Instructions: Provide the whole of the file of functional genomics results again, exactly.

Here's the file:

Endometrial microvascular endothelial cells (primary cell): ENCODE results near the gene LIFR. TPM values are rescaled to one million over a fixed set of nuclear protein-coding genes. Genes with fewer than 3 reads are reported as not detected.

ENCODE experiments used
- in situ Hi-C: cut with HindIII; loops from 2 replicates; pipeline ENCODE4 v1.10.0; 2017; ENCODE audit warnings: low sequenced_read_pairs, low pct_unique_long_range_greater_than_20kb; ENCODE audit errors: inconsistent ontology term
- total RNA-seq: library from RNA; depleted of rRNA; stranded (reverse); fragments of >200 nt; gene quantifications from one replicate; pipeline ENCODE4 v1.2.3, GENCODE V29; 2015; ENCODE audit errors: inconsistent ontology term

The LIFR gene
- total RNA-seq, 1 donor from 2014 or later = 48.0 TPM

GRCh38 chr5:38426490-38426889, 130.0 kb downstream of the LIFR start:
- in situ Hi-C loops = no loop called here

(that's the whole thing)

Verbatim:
Endometrial microvascular endothelial cells (primary cell): ENCODE results near the gene LIFR. TPM values are rescaled to one million over a fixed set of nuclear protein-coding genes. Genes with fewer than 3 reads are reported as not detected.

ENCODE experiments used
- in situ Hi-C: cut with HindIII; loops from 2 replicates; pipeline ENCODE4 v1.10.0; 2017; ENCODE audit warnings: low sequenced_read_pairs, low pct_unique_long_range_greater_than_20kb; ENCODE audit errors: inconsistent ontology term
- total RNA-seq: library from RNA; depleted of rRNA; stranded (reverse); fragments of >200 nt; gene quantifications from one replicate; pipeline ENCODE4 v1.2.3, GENCODE V29; 2015; ENCODE audit errors: inconsistent ontology term

The LIFR gene
- total RNA-seq, 1 donor from 2014 or later = 48.0 TPM

GRCh38 chr5:38426490-38426889, 130.0 kb downstream of the LIFR start:
- in situ Hi-C loops = no loop called here